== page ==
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Free Hauppauge concert features flute, harp
The harpist and flutist glanced at each other for a moment, nodded gently, and the music began.
Harpist Karen Lindquist and flautist Karin Marcello performed a free concert Sunday for community members at the Hauppauge Public Library. With Valentine’s Day on the horizon, the concert’s theme was romance.
“The flute and harp attract people,” said Marcello, 32, of Stony Brook. “People like the sound of the flute and the harp together.”
Marcello has always been musically active. She started playing flute in fourth grade and has also sung and played keyboard and violin.
She and Lindquist, 62, of Manhattan, began collaborating when Marcello was looking for a harpist to play on a compact disc she made. The CD includes collaborations of flute and harp, flute and chamber orchestra, flute and piano and flute duets.
“It was the hardest thing I ever did,” Marcello said about making the CD.
That was five years ago, and she and Lindquist still perform together.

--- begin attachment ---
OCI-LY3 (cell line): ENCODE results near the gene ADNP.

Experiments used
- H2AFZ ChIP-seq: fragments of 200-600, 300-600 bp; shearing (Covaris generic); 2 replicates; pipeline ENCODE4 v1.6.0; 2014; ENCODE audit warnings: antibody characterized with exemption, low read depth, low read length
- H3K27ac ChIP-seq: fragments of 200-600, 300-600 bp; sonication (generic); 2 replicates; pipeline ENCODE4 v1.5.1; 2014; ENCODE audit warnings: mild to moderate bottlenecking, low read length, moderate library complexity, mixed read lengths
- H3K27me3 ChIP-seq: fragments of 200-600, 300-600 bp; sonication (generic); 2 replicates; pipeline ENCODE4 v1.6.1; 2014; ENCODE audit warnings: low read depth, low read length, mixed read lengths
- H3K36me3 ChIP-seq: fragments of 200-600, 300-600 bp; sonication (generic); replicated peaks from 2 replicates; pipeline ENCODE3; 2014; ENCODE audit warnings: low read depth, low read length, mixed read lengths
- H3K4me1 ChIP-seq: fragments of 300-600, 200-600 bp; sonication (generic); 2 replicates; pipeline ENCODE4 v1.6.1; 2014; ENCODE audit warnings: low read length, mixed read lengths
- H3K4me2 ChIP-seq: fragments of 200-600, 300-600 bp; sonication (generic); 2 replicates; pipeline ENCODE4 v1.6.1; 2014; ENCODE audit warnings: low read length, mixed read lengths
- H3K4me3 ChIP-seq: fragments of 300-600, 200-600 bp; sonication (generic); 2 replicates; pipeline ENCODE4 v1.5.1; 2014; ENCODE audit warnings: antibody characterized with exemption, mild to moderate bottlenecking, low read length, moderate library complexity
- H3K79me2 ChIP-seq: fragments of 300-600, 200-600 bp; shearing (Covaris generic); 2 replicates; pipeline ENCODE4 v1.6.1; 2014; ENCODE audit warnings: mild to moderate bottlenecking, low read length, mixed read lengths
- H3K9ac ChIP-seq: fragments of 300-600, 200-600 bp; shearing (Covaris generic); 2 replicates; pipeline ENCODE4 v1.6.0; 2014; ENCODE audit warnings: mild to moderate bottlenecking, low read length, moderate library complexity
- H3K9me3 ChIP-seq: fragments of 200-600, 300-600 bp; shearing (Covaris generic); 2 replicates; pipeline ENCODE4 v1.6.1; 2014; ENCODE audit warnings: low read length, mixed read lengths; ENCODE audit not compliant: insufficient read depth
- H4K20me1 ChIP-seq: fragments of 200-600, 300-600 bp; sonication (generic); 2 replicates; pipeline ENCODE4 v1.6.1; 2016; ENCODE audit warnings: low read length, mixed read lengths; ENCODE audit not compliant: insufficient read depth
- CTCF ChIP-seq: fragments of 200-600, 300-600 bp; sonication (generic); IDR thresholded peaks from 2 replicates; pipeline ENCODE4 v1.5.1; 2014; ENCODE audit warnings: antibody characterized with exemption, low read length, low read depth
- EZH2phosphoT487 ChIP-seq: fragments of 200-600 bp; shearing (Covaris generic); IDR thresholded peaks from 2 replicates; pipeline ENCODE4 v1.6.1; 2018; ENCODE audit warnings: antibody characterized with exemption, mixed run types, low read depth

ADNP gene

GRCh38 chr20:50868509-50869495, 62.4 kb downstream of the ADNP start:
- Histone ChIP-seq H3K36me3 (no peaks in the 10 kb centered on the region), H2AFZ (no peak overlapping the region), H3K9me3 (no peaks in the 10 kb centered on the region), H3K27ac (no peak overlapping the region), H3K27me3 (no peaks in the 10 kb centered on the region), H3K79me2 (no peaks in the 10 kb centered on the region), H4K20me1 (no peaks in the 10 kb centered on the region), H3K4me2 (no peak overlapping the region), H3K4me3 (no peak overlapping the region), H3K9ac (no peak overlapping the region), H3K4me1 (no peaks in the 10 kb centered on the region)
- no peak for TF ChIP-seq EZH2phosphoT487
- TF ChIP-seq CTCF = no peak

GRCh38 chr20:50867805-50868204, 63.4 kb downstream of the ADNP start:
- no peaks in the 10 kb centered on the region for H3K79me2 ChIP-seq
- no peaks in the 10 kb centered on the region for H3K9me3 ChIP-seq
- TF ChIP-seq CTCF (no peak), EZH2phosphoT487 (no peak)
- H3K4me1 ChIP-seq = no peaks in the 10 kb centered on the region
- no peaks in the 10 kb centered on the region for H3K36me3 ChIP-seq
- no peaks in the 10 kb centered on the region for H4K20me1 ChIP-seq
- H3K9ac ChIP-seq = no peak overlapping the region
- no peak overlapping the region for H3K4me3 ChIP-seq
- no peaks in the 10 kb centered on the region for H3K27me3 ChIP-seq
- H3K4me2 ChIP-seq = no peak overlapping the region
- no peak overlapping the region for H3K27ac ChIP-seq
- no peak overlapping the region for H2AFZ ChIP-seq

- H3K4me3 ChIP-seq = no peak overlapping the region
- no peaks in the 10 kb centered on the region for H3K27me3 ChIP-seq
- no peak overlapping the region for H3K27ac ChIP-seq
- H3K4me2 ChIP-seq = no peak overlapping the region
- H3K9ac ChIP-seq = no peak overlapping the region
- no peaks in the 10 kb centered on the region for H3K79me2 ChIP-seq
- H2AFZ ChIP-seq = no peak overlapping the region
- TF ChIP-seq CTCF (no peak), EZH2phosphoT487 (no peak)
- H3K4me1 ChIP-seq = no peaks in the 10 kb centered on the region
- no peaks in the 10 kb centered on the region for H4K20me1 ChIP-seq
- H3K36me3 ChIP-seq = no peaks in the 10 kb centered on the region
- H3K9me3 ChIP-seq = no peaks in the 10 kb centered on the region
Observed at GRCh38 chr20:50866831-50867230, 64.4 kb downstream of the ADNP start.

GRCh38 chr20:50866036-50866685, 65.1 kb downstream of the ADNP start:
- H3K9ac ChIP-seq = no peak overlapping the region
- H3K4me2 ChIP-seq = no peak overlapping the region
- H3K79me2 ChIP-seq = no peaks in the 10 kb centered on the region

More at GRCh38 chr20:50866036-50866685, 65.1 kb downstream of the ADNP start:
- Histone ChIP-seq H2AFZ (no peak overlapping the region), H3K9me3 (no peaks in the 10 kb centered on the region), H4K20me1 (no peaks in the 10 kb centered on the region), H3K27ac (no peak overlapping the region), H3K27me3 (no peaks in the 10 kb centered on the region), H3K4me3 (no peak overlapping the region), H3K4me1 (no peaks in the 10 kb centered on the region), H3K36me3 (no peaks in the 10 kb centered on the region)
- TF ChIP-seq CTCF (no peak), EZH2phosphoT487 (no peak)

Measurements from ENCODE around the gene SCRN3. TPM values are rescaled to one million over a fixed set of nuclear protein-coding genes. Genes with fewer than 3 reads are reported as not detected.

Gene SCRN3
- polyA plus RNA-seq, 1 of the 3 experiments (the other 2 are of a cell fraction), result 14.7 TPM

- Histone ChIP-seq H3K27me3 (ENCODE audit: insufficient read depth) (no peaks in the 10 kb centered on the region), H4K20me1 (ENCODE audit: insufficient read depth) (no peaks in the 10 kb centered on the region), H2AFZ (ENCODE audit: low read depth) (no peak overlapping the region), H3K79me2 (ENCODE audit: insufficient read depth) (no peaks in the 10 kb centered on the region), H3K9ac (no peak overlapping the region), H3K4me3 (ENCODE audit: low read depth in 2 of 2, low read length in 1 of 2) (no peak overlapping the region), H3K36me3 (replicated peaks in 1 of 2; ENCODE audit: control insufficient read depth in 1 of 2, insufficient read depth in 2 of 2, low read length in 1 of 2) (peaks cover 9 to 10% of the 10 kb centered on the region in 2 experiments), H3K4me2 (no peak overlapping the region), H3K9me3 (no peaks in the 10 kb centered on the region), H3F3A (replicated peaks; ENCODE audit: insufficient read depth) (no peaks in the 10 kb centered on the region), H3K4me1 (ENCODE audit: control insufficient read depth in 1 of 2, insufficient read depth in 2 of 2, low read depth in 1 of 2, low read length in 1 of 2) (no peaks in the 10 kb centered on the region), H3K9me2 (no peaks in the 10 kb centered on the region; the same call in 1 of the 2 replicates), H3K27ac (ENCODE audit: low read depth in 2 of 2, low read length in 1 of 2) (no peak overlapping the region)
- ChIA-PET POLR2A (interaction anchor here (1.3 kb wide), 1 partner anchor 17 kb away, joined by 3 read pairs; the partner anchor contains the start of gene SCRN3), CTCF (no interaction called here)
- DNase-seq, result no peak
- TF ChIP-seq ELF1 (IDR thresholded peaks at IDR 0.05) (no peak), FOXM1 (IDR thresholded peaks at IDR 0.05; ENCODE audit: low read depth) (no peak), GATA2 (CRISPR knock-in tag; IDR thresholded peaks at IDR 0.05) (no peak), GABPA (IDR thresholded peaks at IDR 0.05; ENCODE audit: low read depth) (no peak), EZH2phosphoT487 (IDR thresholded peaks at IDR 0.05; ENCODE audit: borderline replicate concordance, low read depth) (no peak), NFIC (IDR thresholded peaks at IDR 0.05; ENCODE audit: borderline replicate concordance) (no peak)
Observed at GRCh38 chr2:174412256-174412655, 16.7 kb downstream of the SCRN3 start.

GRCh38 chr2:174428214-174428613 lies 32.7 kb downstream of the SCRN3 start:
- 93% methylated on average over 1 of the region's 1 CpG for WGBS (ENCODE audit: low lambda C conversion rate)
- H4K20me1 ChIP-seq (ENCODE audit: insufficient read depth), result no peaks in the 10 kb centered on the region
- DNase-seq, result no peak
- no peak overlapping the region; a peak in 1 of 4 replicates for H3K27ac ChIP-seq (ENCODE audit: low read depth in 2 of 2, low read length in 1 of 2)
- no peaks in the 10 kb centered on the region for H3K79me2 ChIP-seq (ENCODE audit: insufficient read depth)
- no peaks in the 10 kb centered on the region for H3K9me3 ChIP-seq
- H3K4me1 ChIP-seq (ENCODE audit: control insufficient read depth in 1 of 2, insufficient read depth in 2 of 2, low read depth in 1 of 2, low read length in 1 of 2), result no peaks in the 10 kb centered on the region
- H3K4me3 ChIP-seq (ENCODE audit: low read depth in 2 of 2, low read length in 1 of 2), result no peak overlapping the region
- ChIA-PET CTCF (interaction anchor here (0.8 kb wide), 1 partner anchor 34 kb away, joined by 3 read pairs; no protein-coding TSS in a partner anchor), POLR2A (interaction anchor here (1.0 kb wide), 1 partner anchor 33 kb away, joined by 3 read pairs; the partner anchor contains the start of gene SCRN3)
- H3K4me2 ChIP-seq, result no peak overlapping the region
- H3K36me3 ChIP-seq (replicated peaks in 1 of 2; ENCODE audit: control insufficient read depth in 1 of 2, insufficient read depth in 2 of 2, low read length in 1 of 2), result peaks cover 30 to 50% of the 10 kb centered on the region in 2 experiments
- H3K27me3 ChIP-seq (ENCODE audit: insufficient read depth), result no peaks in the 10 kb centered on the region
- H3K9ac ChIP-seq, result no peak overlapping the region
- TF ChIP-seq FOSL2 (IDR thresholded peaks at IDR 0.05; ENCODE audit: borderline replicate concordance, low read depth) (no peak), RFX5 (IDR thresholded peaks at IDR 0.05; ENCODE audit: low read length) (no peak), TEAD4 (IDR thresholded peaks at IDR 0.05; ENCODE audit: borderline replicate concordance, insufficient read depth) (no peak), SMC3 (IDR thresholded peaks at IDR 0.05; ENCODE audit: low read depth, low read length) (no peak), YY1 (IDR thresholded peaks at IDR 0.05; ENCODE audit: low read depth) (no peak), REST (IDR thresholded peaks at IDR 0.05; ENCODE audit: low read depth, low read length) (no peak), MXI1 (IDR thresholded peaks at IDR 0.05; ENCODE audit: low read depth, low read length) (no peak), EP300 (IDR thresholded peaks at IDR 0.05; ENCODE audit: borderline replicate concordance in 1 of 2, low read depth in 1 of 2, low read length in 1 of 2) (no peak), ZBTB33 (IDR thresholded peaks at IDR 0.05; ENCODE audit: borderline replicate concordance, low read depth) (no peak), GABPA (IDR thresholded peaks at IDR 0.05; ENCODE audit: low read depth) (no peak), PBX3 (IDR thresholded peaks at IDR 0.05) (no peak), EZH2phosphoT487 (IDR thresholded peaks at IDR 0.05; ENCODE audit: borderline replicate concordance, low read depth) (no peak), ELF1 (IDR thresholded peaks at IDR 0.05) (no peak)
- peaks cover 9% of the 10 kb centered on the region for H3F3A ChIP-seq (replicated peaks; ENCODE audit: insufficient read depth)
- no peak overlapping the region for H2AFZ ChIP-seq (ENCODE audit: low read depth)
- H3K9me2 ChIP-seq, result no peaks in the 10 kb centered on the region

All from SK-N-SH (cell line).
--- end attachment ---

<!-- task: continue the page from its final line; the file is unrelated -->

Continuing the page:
Lindquist uses a 40-year-old harp designed by Carlos Salzedo, a harpist from the early 20th century. She has been playing since she was young. “When I was 10 years old, I took piano, but I always loved the sound of the harp,” said Lindquist, who begged her parents for a harp before they finally relented. “The sound is so unique, so beautiful. It makes me want to put my hands on the harp every day.”
During the concert Sunday, the women performed works including a minuet by Luigi Boccherini and "Habanera,” from Georges Bizet's opera, "Carmen." Other pieces included arrangements made specifically for them by Marcello’s producer, Barry Hartglass. One song, “Tarot,” has origins in the fact that Marcello reads tarot cards.
A Hauppauge resident, Donna Zubris, said the music was charming.
“You’d pay good money to see this,” she said.